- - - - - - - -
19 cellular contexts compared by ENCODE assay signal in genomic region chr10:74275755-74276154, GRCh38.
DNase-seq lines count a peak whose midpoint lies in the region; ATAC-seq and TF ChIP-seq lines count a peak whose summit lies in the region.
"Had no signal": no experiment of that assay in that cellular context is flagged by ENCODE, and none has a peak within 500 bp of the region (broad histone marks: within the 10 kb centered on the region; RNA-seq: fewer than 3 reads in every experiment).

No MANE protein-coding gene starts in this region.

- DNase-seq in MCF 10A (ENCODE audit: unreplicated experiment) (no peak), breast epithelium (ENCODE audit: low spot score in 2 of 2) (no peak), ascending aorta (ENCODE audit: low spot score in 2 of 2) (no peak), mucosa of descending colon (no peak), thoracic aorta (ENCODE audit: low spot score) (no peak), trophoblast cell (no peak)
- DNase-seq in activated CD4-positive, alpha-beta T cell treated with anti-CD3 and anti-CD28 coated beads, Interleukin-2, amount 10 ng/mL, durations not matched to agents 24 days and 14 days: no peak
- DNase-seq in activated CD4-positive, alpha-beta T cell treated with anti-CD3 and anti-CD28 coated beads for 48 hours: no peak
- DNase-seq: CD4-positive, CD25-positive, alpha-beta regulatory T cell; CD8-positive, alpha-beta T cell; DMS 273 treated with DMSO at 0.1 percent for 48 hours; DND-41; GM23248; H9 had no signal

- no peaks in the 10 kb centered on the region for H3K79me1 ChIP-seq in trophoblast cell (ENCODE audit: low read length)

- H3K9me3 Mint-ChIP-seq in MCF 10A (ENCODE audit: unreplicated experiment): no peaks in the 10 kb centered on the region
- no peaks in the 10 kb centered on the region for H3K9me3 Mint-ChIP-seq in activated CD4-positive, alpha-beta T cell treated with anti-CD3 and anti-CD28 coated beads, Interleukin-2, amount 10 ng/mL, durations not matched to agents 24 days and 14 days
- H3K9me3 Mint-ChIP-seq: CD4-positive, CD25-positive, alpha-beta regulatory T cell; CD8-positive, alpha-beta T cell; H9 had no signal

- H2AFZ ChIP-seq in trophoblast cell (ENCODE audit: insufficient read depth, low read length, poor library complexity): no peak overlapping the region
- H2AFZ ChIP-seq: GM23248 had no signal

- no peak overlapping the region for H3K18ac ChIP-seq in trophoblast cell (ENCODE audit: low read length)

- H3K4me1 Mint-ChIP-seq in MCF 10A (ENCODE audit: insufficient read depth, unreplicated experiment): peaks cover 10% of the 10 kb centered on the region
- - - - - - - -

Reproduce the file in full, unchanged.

19 cellular contexts compared by ENCODE assay signal in genomic region chr10:74275755-74276154, GRCh38.
DNase-seq lines count a peak whose midpoint lies in the region; ATAC-seq and TF ChIP-seq lines count a peak whose summit lies in the region.
"Had no signal": no experiment of that assay in that cellular context is flagged by ENCODE, and none has a peak within 500 bp of the region (broad histone marks: within the 10 kb centered on the region; RNA-seq: fewer than 3 reads in every experiment).

No MANE protein-coding gene starts in this region.

- DNase-seq in MCF 10A (ENCODE audit: unreplicated experiment) (no peak), breast epithelium (ENCODE audit: low spot score in 2 of 2) (no peak), ascending aorta (ENCODE audit: low spot score in 2 of 2) (no peak), mucosa of descending colon (no peak), thoracic aorta (ENCODE audit: low spot score) (no peak), trophoblast cell (no peak)
- DNase-seq in activated CD4-positive, alpha-beta T cell treated with anti-CD3 and anti-CD28 coated beads, Interleukin-2, amount 10 ng/mL, durations not matched to agents 24 days and 14 days: no peak
- DNase-seq in activated CD4-positive, alpha-beta T cell treated with anti-CD3 and anti-CD28 coated beads for 48 hours: no peak
- DNase-seq: CD4-positive, CD25-positive, alpha-beta regulatory T cell; CD8-positive, alpha-beta T cell; DMS 273 treated with DMSO at 0.1 percent for 48 hours; DND-41; GM23248; H9 had no signal

- no peaks in the 10 kb centered on the region for H3K79me1 ChIP-seq in trophoblast cell (ENCODE audit: low read length)

- H3K9me3 Mint-ChIP-seq in MCF 10A (ENCODE audit: unreplicated experiment): no peaks in the 10 kb centered on the region
- no peaks in the 10 kb centered on the region for H3K9me3 Mint-ChIP-seq in activated CD4-positive, alpha-beta T cell treated with anti-CD3 and anti-CD28 coated beads, Interleukin-2, amount 10 ng/mL, durations not matched to agents 24 days and 14 days
- H3K9me3 Mint-ChIP-seq: CD4-positive, CD25-positive, alpha-beta regulatory T cell; CD8-positive, alpha-beta T cell; H9 had no signal

- H2AFZ ChIP-seq in trophoblast cell (ENCODE audit: insufficient read depth, low read length, poor library complexity): no peak overlapping the region
- H2AFZ ChIP-seq: GM23248 had no signal

- no peak overlapping the region for H3K18ac ChIP-seq in trophoblast cell (ENCODE audit: low read length)

- H3K4me1 Mint-ChIP-seq in MCF 10A (ENCODE audit: insufficient read depth, unreplicated experiment): peaks cover 10% of the 10 kb centered on the region